' The locking means shown is designed to'obtain' a' relatively high mechanical'advantageof the-springs 32: and 33 to resist releasing action, due to the moderate slope 'of the inside conical-surfaces-of the cuprings 31; as seen 'in' the drawings,- more nearly in an axial direction than in a radial direction. "When the balls-are cammed-outwardly to aposition'such that they bear against the inside-edges 'of'the'adjacent-ends of the cup rings, the mechanical advantage is lessened, permitting instant release of the rod 22 from its locked position.

A shoulder 43 'on the rod '22 limits its axialJm'ovement relative tothe tube '25'when said rod "is released *from-"its'locked position. 'If the'torque arm works in 'compression,"the. movement of. said rodwhenreleased is limited by abutment of said shoulder-against the fore "end" of'said' tube,"as: shown inv Fig. 9. If :the "torque arm works in tension, thernovement of. said rod=when released is limited by abutment of said, shoulderagainst" the inner ondor-"the adjusting nut "38, as-shown in Fig; '10. "Said -engaging--in an annulargroove-in-said rod.

The load carrying capacity of the torque arm could be increased by modifying the overload release means as shown in Fig. 8, wherein the rod 22 and tube 25 are releasably locked in fixed axial relation by the set of balls 29 and associated elements already described and an additional set of such balls and associated elements spaced axially from the first. In this instance the springs 32 and 33 cooperate with. an interposed spring 44 to resist releasing action. The halls of the right hand set shown in Fig. 8 are held seated in the cam groove therefor by the balanced springs 32 and 44 pressing toward .each other the cup rings associated with. said set of balls. I Likewise the balanced springs 33 and 34, pressing toward each other the cup rings associated with the left hand set of balls, hold them'seated in the cam groove therefor.

A limit switch carried by the torque :armis: controlled thereby through very simple and practicable means to operate when release action occurs, which switch may control any suitable electric. circuit to;perforrn a desired function in response to release action, e. g. to shut off motive power or to sound an alarm or to exercise remote control of auxiliary equipment.

In the drawings, the numeral 45 designates the switch box of a snap action switch. controlled by ,a plungeror push pin 46 to open or close when the plunger is pushed inwardly relative to said box and .to reverse its operation when the plunger is released for outward movement relative to the box. Said plunger or push pin 46 exemplifies a switch actuator operated by relative movement .of .the rod 22 and tube 25.

The switch may be, for example, of the type disclosed in the patent to McGall, No. 1,960,020, dated May 22, 1934. This is a normally open switch which by asystem of leaf springs is spring-actuatedto close when the. plunger is pushed inwardly relative to the box, andheld closed by spring action so long as the plunger is heldgin its innermost position in the box, but will open by spring action when the plunger is released from the holding force thereon. The switch plunger 46 is movable in a guide provided by a tubular protuberance 47 of the switch box. The plunger has an enlarged head within the box to limit its movement outwardly relative tothe box and hence, to prevent it from dropping out. The switch box 45 is of ,Bakelite or other suitable structural insulating material, as is also the plunger 46 or the head thereof.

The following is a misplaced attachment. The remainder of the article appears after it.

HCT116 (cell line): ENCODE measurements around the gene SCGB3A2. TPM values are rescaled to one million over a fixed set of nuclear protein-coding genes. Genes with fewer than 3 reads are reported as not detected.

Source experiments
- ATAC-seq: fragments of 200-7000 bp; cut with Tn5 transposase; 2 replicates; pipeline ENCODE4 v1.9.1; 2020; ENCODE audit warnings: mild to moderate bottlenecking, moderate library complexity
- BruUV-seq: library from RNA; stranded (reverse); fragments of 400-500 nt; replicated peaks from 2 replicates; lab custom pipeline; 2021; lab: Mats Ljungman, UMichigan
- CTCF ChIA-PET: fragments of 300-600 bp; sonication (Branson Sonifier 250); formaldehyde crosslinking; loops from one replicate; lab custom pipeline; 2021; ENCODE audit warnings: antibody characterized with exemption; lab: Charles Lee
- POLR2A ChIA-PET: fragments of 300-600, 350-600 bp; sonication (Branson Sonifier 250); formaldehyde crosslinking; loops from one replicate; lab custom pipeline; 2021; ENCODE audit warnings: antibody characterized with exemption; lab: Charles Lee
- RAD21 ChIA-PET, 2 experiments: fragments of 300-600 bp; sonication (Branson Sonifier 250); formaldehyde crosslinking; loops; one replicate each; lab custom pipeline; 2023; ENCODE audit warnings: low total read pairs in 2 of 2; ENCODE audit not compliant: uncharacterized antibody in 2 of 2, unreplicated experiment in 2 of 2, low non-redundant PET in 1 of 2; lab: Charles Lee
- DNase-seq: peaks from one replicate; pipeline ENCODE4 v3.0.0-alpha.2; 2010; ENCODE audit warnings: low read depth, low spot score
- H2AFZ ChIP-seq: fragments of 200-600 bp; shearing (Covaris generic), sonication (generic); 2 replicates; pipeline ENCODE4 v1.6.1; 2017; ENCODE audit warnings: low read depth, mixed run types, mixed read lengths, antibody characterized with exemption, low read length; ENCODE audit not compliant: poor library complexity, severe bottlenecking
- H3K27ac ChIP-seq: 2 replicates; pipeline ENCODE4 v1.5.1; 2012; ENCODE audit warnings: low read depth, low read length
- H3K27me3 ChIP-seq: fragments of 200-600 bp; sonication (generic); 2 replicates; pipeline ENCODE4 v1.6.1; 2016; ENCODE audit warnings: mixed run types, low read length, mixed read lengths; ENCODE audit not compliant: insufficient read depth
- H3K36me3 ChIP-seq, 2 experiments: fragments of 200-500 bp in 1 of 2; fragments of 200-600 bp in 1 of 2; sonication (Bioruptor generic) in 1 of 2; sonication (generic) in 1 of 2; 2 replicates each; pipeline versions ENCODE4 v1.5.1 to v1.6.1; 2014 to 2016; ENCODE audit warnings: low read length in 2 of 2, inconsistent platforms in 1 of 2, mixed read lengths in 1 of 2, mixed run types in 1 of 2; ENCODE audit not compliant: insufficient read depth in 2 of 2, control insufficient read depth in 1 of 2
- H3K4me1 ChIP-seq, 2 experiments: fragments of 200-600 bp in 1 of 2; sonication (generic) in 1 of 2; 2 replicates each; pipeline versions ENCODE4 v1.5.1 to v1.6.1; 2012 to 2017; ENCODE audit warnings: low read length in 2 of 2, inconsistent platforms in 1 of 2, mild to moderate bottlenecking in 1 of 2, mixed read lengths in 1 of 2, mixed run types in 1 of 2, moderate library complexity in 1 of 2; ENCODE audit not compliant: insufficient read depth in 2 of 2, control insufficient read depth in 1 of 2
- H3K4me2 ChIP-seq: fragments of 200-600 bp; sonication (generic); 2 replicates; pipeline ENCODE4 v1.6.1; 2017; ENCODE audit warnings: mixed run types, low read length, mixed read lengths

The switch box 45 is mounted in fixed position relative to the hinge memberj26 in a housing 48 formed, on said member and closed by a. removable cover plate 49. Screwed into a wall of said housing is a tubular plug 50 through which passes an electric cable 51 containing insulated circuit wires 52 and 53 (Fig. 5) for connection to the switch. In Fig. 4, there are. indicatedin dotted lines three switch terminals 54, 55 and 56. The Wire 52, is electrically connected to the terminal 54. The wire 53 is electrically connected to one of the other terminals, in this instance the terminal 55. The third terminalf56 is for alternative use as will hereinafter appear.

The switch box is so located over the tube 25 that the protuberance orguide-47 is on the under. side. of the box and extends into or through an opening in thebottom wall of the housing 48. Theplunger 46, which extends through an opening, in the tube 25, is disposed radially to said tube and rod 22. In view of theposition of the switch box shown in Figs. 4 to 11, the plunger may be conveniently-described as movable axiallybetween up and down positions, the up position thereof being its outer position relativeto the rod 22 and its inner position 'relative'to the switch box, and the down position of the plunger being. its inner position relative to saidrod. and

its outer position relative togthe switch box.

The plunger 46 is normally held in .its up position. As shown in Figs.'5,9iand 1 0,.the rod122 is formed with a wide 'annular-grooveor relief area 57 reducing "the diameter of said rod for a substantial "portion -ofits length, said groove being adjacent to the rear end portion 58 of said rod, which portion is slidably fitted in the tube 25. Under normal operating conditions, the rod being locked to the tube, the plunger 46 bears on 58 and is thereby held in its up position. In the lock releasing operation, the movement of said rod relative to said tube displaces 58 from under the plunger, allowing it to drop to its down position. If the torque arm is arranged as a compression member, the rod moves rearwardly in the releasing operation, as shown in Fig. 9, allowing the plunger to drop to its down position in the groove 57. If the torque arm is arranged as a tension member, the rod moves forwardly in the releasing operation, allowing the plunger to drop to its down position behind 58, as